“‹”‹”‹”‹Tucson Electric Power files long-term plans for renewable, transmission

Tucson Electric Power’s integrated resource plan (IRP) will push it to add about 800 MW of new renewable energy capacity by 2030, the utility reported Wednesday evening.

TEP’s 2017 IRP was filed this week with the Arizona Corporation Commission. The report indicates that TEP remains committed to delivering at least 30 percent of its power from renewable sources within 13 years—twice the generation mix required by 2025 under the state’s renewable energy standard.

The TRP outlines the utility’s resource portfolio, future projects and outlines for customer engagement over the next 15 years.

 “We’re evolving from a traditional utility to a more technology- and consumer-focused provider of energy products and services while maintaining reliability, convenience and affordability for our customers,” said David G. Hutchens, TEP’s president and chief executive officer, in a statement.

TEP also expects to make greater use of energy storage systems, which can boost power output levels more quickly than conventional generating resources to maintain the required balance between energy demand and supply. The company could gradually add up to 100 MW of storage capacity as prices fall, according to the report. TEP recently completed three energy storage projects with a combined capacity of 22 MW that are designed to provide grid-balancing support.

TEP’s 2017 IRP outlines the company’s plans to retire and replace some of its coal-fired generating resources. TEP will lose 170 MW of coal-fired capacity when Unit 2 at the San Juan Generating Station in New Mexico is shut down at the end of this year. The company plans to stop using the plant entirely when the current coal supply agreement ends in June 2022, shedding another 170 MW of coal-fired capacity.

TEP also is preparing for the retirement of the coal-fired Navajo Generating Station, which participants have agreed to run through December 2019 if a land lease extension can be reached. TEP owns 7.5 percent, or 168 MW, in that plant and has joined other owners in working with the Navajo Nation to develop a transition plan for the facility.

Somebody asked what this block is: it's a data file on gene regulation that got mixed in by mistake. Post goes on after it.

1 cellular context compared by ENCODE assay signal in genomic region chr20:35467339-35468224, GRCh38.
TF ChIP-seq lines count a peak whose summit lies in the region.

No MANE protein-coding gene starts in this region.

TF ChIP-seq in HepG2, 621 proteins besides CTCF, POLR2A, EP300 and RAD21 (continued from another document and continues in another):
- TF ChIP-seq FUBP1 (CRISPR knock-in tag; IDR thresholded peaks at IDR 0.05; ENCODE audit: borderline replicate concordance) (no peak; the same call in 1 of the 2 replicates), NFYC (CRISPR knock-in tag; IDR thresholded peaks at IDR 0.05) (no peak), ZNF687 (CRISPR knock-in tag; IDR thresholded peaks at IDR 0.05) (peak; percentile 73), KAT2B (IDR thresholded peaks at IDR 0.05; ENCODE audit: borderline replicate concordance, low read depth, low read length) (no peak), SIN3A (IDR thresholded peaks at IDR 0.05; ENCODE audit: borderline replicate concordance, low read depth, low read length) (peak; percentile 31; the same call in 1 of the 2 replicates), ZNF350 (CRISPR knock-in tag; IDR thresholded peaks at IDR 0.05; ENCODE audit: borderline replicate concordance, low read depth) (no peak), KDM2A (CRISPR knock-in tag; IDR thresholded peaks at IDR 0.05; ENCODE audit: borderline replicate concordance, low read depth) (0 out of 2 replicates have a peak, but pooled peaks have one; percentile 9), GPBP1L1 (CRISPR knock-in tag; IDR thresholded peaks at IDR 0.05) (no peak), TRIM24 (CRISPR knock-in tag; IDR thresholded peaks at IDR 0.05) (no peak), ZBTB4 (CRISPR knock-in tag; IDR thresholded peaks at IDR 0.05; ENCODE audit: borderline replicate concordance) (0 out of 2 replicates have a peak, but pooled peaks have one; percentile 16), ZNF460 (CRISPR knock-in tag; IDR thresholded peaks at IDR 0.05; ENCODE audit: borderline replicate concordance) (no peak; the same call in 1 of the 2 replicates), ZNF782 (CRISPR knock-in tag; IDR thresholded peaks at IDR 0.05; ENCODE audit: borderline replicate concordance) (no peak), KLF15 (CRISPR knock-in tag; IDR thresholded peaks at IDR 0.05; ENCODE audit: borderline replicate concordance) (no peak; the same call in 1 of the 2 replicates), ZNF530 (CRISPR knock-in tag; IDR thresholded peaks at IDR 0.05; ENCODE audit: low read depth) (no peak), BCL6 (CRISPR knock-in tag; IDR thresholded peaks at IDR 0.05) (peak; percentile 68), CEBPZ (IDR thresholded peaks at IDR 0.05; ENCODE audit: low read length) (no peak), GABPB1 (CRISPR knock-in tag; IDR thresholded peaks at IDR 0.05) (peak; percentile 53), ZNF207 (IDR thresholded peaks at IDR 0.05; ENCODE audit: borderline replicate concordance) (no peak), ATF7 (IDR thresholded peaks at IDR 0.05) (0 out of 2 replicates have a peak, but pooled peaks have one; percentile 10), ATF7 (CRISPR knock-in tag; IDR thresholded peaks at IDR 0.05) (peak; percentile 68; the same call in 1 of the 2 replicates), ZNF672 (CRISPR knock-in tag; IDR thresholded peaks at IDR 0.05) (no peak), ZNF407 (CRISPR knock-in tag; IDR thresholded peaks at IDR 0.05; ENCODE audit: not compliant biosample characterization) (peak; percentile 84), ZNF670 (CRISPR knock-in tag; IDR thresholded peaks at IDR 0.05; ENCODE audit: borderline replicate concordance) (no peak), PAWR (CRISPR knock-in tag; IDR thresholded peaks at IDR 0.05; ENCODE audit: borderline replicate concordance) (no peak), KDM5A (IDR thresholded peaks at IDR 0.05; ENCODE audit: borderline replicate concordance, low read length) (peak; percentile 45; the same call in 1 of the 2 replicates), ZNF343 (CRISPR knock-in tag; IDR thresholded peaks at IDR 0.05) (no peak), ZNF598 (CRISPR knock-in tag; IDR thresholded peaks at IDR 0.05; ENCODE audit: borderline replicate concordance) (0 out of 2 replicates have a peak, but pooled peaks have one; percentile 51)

In the load forecast portion of its IRP, Tucson Electric noted that customer growth has dramatically slowed due to the severe recession and weak recovery. The utility does not expect that growth to return to pre-recession levels, but estimates that the customer count will be close to 450,000 with a 2.5 percent annual rise in the residential rate class by around 2030.

Proposed infrastructure work includes the SunZia Southwest Transmission Project, a double-circuit 500-kV line that would originate in at a planned substation near Ancho, New Mexico and ent at the future Pinal Central substation near Casa Grande, Arizona. This and other projects could allow TEP to tap into wind and solar sites along the routes.

The TEP report also revealed that it is considering the economic benefits of participating in the California Independent System Operator energy imbalance market, which can “create market opportunity for balancing loads and resources given the intermittent characteristics of wind and solar resources.”

A study with contracted consulting firm E3 determined that TEP might gain an annual, early benefit of about $2.5 million from participating in the CAISO energy imbalance market, according to the IRP. However, that financial windfall would decrease over time, so TEP is currently calculating what the costs would be in joining the market or whether other western imbalance markets might be available.

TEP has about 420,000 customers in Southern Arizona. TEP and its parent company, UNS Energy, are subsidiaries of Fortis Inc.



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